A synthetic opioid 50 times more potent than heroin
Used primarily as anesthesia or for cancer patients who need to manage extreme levels of pain, fentanyl is a dangerous synthetic opioid that’s 80-100 times stronger than morphine, 50 times more potent than heroin, and incredibly addictive because it adheres to pain receptors in a manner that other substances aren’t able to.
What Is Fentanyl Addiction?
It was the cause of accidental overdoses that claimed the lives of several celebrated musicians in recent years, but fentanyl addiction isn’t limited to celebrities. The Centers for Disease Control and Prevention cite illegally produced fentanyl as the main driver between the rise in deaths from synthetic opioid overdoses.
Fentanyl is particularly lethal because when compared to heroin, the high is pretty short-lived. As a result, Fentanyl requires more frequent use to maintain the level of high someone is seeking. And because of the underground drug market’s lack of regulation, many times users aren’t even aware they’re addicted to — or consuming — fentanyl because it’s been cut in with others substances including cocaine and heroin.
Given that fentanyl is a synthetic drug, it’s relatively cheap to make, readily available, and can easily bolster the potency of substances someone is already using.
Negative Effects of Fentanyl
Like the majority of opioids, fentanyl is a depressant. Not only does it decrease heart rate and respiration as it relieves pain, but it provides a sense of euphoria and causes drowsiness. Fentanyl is particularly addictive because of its potency. A person taking prescription fentanyl as instructed by a doctor can experience dependence, which is characterized by withdrawal symptoms when the drug is stopped.
The side effects of using Fentanyl vary from individual to individual and include everything from confusion and sweating to constipation, dizziness, vomiting, muscle weakness, and unconsciousness. In an overdose situation, several doses of Naloxone may be required to successfully counteract fentanyl’s effects.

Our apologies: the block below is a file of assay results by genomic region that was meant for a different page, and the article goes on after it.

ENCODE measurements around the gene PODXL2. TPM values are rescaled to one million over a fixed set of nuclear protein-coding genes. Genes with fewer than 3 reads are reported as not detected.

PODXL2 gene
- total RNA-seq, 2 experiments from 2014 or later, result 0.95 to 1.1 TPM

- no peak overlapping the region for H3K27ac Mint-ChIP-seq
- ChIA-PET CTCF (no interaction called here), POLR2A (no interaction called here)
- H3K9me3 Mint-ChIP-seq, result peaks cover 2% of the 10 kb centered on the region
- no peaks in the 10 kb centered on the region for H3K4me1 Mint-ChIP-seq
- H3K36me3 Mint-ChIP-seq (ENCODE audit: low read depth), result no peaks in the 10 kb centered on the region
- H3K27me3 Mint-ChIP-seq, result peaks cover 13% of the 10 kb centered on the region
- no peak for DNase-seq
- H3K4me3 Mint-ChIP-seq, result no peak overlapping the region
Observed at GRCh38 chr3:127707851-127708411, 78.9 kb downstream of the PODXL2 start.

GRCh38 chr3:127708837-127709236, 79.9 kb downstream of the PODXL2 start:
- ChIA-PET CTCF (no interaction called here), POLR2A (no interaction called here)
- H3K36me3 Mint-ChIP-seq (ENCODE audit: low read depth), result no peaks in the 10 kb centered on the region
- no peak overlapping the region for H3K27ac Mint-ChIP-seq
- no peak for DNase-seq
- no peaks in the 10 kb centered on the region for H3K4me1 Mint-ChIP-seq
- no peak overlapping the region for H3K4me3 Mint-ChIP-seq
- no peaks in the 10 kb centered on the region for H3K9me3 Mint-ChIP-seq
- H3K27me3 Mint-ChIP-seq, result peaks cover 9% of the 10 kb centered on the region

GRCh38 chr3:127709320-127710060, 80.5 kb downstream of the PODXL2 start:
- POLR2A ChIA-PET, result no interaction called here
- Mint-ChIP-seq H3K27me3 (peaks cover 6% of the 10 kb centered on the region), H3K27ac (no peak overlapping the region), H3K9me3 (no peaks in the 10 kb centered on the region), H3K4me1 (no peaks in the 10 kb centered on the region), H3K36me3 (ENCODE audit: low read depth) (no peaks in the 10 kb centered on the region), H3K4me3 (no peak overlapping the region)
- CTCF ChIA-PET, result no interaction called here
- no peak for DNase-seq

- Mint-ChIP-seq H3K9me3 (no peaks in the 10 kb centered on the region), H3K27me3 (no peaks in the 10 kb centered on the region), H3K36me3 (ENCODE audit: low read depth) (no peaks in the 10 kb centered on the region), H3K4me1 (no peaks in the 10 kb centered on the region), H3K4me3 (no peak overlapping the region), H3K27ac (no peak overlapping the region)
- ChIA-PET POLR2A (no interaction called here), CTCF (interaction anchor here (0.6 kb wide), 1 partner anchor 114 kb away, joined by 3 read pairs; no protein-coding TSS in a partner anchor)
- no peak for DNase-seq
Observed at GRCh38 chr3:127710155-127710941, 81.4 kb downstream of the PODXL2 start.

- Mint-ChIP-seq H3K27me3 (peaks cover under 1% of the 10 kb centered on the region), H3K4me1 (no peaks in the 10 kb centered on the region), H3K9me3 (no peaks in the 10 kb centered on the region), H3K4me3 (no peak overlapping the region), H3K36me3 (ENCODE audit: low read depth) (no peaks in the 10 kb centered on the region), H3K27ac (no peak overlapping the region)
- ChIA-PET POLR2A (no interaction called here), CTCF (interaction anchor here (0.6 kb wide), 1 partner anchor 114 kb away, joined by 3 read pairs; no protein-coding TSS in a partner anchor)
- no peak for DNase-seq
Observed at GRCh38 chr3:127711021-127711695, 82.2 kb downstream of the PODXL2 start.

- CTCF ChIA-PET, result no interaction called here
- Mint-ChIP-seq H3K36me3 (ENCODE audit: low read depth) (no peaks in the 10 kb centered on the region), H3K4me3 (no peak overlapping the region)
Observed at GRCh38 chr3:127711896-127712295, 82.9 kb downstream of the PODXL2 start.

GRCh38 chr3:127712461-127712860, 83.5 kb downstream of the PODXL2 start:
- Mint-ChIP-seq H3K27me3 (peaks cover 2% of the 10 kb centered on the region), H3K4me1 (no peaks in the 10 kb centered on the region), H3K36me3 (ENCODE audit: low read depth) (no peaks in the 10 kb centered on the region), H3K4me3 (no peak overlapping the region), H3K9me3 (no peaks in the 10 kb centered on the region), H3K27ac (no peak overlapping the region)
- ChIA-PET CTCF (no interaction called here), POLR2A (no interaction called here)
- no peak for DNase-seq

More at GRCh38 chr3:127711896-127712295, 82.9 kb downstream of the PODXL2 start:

The Centers for Disease Control and Prevention cite illegally produced fentanyl as the main driver between the rise in deaths from synthetic opioid overdoses.
Fentanyl by the Numbers
- According to data from the National Forensic Laboratory Information System (NFLIS), confiscations or seizures of fentanyl increased by nearly seven fold from 2012 to 2014. There were 4,585 fentanyl confiscations in 2014.
- Since 2013, the number of overdose deaths associated with fentanyl and similar drugs has grown to more than 28,000 from 3,000.
- Deaths involving fentanyl increased more than 45% in 2017.
- Synthetic opioids, including fentanyl (but excluding methadone), were responsible for more than 28,000 deaths in the US in 2017.
- Fentanyl accounts for 29% of all overdose deaths (almost a third!) with more than 18,000 fatalities in 2016. Fatal overdoses involving fentanyl rose about 113% per year from 2013 to 2016.
- Two out of five cocaine-related overdose deaths also involved fentanyl, while nearly one-third of fentanyl-related fatalities also involved heroin.
Symptoms of Fentanyl Abuse
- Confusion and disorientation
- Breathing problems/lack of oxygen
- Hot flashes
- Brain injury due to depression of respiratory functions
- Immunity and cardiovascular degeneration
Help for Fentanyl Addiction
If you or someone you love is struggling with addiction to fentanyl, we’re here for you. Instead of a quick fix, our compassionate team of experts at The Meadows is waiting to help you begin your journey toward long-term recovery that focuses on the whole person by addressing any underlying mental health conditions that may be perpetuating fentanyl abuse.
Our Admissions team is here to help 24 hours a day and is experienced in assisting others with compassion, dignity, and respect — hallmark values of The Meadows for more than 40 years. The Meadows’ Admissions Specialists are here to help you on your way to a healthier and more productive lifestyle. When you call, they will lead you through a series of questions to determine if The Meadows is a good fit, and how soon your treatment can begin. If you are interested in The Meadows for yourself or a loved one, call or fill out an admissions form today!
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